The Junkie said...

Welcome to the wonderful world of blogging. We need more bloggers in the heartland so people can come and see that we're not all card carrying militia extremists.

Appreciate your taking the time to stop by A Life on the... and thanks for the invite to your place; I've enjoyed my visit. Small world---my folks are from the Dakotas and they never thought I'd leave LA for the midwest.

I'm afraid to ask what my local fire department (all three volunteers) is doing with their share of the Homeland Security pork barrel, and you surely have given me a new fear for the coming Spring when I plan to burn off the underbrush in my woods...

Anonymous said...

Bet the people in New Orleans could sure use some of those binoculars from Homeland security! They could use them to avoid those Jerks Nagin, Brown, Chertoff...all but the Louisinana governor, who couldn't be seen as she is invisible. AT Last...Non Partisan Incompentence!! Yeh.

Anonymous said...

Our government is protecting us from SMOLDERING COW SHIT!!!!!


Anonymous said...

I live near Fort Worth, Texas. The largest remaining area of the Fort Worth Prairie, about 40,000 acres west and southwest of the city, is being developed for housing subdivisions at an alarming rate. I have written my state senator, Jane Nelson, to ask her to support a Fort Worth Prairie State Park. Dallas has a 1,800 acre state park with several tiny Blackland Prairie remnants, but Fort Worth has no state park. I think it is politically and economically feasible for 2,000 or 3,000 acres of the remaining virgin Fort Worth Prairie to be preserved in a State Park. If you live in Texas, you can help by writing your state senator and state representative to ask for support for a Fort Worth Prairie State Park.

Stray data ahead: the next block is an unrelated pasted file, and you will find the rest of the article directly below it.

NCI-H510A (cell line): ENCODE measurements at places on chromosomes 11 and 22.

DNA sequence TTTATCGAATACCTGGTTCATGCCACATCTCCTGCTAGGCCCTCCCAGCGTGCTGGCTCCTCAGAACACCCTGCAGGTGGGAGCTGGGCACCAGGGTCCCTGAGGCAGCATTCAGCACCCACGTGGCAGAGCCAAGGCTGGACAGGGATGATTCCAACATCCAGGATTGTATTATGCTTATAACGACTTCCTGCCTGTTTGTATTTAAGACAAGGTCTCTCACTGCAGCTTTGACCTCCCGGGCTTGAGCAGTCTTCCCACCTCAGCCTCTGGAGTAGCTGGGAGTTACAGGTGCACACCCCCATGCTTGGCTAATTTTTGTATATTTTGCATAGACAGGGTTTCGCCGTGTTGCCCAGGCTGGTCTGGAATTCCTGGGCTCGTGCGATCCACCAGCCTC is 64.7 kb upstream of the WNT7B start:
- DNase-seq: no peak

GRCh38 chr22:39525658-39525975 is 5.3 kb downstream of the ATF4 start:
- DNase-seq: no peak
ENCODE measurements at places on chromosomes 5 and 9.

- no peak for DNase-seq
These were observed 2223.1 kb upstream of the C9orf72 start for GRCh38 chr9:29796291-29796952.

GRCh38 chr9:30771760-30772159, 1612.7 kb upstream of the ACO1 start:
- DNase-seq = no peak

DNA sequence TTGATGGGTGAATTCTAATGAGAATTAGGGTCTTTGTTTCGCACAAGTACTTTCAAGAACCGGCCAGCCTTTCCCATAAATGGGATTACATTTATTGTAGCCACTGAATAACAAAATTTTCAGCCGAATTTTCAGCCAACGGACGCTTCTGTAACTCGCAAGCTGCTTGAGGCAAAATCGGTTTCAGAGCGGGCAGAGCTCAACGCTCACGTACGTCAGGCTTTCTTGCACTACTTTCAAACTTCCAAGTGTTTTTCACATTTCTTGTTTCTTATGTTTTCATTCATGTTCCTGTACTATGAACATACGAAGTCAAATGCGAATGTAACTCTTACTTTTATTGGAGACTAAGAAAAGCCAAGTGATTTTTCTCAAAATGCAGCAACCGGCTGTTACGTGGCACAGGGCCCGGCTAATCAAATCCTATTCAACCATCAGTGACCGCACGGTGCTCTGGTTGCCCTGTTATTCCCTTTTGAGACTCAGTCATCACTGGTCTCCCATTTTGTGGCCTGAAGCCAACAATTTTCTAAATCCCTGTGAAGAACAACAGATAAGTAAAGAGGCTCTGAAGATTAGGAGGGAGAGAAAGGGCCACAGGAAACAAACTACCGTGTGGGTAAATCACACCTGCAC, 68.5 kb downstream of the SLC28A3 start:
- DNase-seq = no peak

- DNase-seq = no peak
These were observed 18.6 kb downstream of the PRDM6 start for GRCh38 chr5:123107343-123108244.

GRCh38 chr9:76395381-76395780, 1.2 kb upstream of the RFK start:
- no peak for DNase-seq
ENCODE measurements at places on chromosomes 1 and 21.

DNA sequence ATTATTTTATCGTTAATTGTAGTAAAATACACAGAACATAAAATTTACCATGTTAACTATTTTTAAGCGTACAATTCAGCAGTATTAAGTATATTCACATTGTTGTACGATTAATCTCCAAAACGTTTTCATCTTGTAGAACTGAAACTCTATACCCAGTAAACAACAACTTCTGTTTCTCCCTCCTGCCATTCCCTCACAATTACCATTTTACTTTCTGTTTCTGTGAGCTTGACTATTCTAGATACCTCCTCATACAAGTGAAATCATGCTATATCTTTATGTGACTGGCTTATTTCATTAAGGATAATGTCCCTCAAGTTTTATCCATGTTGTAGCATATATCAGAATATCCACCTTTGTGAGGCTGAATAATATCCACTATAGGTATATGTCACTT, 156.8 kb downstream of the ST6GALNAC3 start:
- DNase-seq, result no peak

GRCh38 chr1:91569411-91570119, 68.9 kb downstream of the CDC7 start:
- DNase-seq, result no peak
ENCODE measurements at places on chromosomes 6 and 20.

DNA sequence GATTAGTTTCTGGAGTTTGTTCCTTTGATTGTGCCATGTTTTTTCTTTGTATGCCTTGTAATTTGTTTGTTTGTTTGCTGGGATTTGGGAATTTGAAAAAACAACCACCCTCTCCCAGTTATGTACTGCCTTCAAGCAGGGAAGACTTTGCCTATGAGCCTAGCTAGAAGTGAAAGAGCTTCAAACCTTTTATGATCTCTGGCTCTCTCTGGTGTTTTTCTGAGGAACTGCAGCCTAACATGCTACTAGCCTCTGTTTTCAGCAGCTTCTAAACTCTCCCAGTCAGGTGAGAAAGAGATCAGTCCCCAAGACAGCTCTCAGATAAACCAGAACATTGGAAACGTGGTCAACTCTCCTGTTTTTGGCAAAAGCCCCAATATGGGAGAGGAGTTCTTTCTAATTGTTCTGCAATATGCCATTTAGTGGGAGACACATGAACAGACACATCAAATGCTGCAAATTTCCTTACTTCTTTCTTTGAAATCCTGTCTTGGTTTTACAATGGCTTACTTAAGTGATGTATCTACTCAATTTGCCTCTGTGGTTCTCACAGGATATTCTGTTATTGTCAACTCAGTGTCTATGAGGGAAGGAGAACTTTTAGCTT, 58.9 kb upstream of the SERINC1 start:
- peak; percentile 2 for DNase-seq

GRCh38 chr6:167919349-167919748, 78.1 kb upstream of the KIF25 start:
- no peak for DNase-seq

The Fort Worth Prairie once contained 1.3 million acres of tall grass and mixed grass prairie dominated by little bluestem, tall dropseed, side oats grama, Indian grass, big bluestem, and switch grass. Only about 60,000 acres remains, and more than 17,000 acres of this is already beginning development for housing subdivisions. This area once supported large populations of greater prairie chickens and black-tailed prairie dogs. Black-footed ferrets lived here as late as the 1960's. A few bison, elk, and pronghorns also inhabited the area. All of these species are long gone except for a handful of small, widely scattered prairie dog towns. In Fort Worth, two city parks and one county park contain small Fort Worth Prairie remnants, but only one of these is being properly managed to prevent invasion by brush and exotic plants.

Property owners understandably want to make a profit by developing their property, but it sickens me to see the prospect of virtually the entire remaining Fort Worth Prairie succumbing to the bulldozer hundreds of acres at a time. Texas prairie lovers, please help preserve some of the species rich, beautiful rolling hills of the Fort Worth Prairie. Write your elected officials to ask for a Fort Worth Prairie State Park.